Tuesday, March 22, 2011

Leaders Urge me to get Married

Every culture has its socially accepted small talk topics of conversation.  In the USA, we tend to discuss the weather.  In China, polite small talk questions that Americans often feel are too personal are asked by complete strangers on the train.

How old are you?
What is your job and what is your salary?
Are you married?
Do you have children?
How much did your cell phone cost?

In China I have had several conversations with male leaders telling me that I should get married soon.  I can't tell if this topic of conversation is socially accepted small talk or is a type of patriarchy of father knows best; however, it does reflect Chinese values where a woman's social position is directly related to her marriage status.  With my female teacher colleagues, I have not felt the pressure to find a husband nor is marriage or finding a boyfriend a typical topic of conversation.  My curious students who have few unmarried female role models often ask, "When are you getting married or why aren't you married?  Don't you want children?" 

At official banquets that are usually made up of male leaders where token Chinese female guests are rarely seen, my younger fellow volunteers often get teased with "We'll help you find a Chinese boyfriend," which receives a polite smile and a joking reply, "I'm too tall for Chinese men."  Are the dating habits and future wedding goals of a female colleague a socially accepted topic of small talk?  In America we would never discuss this with the dean of a department and if given dating or marriage advice by our boss we would think how inappropriate.

Every Monday afternoon, during the 10 minute break, I sit in the teacher's lounge and practice my Chinese.  There are only two of us, my Kung Fu teacher from last semester and me.  He is in his late 50's and is the dean of the P.E. department.  Can you guess what we talk about?  Somehow the conversation moves towards marriage and boyfriends. 

He says, "You should get married." 

I reply, "All the men in our city who are older than me are already married with children, and if there was a single male I doubt he would want a wife who has a PhD in chemistry." 

"Yeah yeah," he nods in agreement.  "That is true.  There is a woman in the P.E. department who is 30 years old and has a PhD.  It is not impossible but hard for her to find a husband.  Maybe in a bigger city you can find a husband."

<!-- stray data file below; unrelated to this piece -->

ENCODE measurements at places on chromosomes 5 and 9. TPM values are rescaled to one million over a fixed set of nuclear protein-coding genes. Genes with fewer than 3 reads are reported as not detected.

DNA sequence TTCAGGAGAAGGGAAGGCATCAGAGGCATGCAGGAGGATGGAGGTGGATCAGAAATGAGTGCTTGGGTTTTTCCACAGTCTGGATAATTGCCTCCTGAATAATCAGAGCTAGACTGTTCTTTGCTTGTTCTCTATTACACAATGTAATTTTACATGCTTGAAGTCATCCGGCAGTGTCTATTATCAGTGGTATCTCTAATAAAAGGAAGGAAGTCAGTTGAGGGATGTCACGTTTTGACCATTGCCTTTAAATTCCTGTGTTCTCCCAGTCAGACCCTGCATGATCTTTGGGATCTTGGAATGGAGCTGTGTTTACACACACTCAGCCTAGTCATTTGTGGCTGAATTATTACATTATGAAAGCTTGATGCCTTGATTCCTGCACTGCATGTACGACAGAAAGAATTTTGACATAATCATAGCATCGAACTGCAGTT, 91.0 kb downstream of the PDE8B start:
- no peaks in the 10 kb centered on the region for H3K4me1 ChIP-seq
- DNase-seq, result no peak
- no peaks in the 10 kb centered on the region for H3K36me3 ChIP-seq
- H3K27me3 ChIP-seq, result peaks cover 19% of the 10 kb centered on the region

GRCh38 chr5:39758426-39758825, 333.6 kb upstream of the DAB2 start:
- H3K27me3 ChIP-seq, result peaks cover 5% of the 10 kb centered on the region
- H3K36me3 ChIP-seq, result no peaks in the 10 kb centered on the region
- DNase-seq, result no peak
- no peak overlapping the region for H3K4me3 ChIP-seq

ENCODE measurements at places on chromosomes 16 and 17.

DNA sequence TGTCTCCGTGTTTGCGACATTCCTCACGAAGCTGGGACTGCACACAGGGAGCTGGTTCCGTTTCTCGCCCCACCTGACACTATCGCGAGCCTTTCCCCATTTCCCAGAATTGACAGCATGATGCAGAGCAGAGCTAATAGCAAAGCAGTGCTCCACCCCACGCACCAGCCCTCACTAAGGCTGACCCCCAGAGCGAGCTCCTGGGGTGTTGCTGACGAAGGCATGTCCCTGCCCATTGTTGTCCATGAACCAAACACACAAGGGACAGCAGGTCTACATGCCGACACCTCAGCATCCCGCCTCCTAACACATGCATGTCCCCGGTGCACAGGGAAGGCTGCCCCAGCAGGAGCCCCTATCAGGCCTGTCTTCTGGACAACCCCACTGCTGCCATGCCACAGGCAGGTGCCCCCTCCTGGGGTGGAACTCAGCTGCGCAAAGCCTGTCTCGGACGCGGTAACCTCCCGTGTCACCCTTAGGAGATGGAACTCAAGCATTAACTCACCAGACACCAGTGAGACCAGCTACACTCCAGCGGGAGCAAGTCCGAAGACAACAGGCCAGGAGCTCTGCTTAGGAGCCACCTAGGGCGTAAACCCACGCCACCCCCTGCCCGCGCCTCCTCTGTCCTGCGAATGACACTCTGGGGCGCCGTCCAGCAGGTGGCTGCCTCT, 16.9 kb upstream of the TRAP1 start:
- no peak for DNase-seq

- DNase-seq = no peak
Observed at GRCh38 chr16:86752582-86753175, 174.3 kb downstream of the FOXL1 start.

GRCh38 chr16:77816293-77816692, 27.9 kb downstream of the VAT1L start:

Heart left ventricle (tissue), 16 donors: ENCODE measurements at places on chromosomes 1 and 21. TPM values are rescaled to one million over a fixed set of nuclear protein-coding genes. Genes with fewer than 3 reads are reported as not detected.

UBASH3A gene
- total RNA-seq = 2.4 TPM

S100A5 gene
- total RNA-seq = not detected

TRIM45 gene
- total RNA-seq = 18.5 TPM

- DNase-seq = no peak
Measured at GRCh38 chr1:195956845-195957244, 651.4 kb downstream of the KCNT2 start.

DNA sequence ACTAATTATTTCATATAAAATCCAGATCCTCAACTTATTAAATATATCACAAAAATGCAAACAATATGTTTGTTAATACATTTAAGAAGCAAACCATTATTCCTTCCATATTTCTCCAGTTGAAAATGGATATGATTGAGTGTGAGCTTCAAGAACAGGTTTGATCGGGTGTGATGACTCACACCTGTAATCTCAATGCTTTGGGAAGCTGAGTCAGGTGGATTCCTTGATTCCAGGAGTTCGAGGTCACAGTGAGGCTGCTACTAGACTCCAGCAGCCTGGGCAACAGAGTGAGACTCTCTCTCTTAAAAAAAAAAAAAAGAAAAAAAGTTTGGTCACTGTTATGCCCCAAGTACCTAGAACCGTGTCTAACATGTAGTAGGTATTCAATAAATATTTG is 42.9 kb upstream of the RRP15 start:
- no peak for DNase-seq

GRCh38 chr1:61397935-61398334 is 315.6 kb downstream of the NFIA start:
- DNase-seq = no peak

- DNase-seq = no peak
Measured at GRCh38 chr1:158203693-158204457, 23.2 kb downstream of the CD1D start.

(I have spoken to many Chinese women who fear getting higher degrees because it will make them less desirable and make it harder for them to find a husband.)

We have this conversation every Monday.  Maybe it is a socially accepted topic of conversation in Chinese, but then with a different dean I also have had long English conversations about the pros and cons of finding a Chinese husband versus an American one.  He sits me down regularly and tells me that my next priority after Peace Corps should be finding a husband.  "You're not getting any younger," he says.  "Women's biological clocks are ticking.  You want children right?" 

I don't think in this instance it is just polite small talk.  It is more of fatherly advice where he is concerned and knows what is best for my future.

I wonder, "Why is it the male leaders who are putting pressure on me to get married?"  I find it curious that it isn't women who are pressuring me.  I would have first assumed that peer pressure would come from one's female peers.  Instead, it seems like the pressure is coming from the patriarch.  Why does it matter so much to male leaders whether or not I get married?  Are unmarried women somehow a threat or abnormal?  Is it seen as the male's duty to make sure there is harmonic balance in society where all females become wives?

I am probably reading too much into these finding a husband conversations with men who are twice my age; however, by observing Chinese culture where a person's marriage status has turned into a socially acceptable small talk type of conversation where instead of having conversations about my thoughts and opinions, we are having conversations about finding a husband,  we can see that as a female I am reduced to the status of single or married.  This shows how important one's marriage status is to one's gender identity in China receiving more respect married rather than as a spinster.  This seemingly innocent socially acceptable topic of conversation about finding a husband reflects Chinese values where having a family is extremely important.

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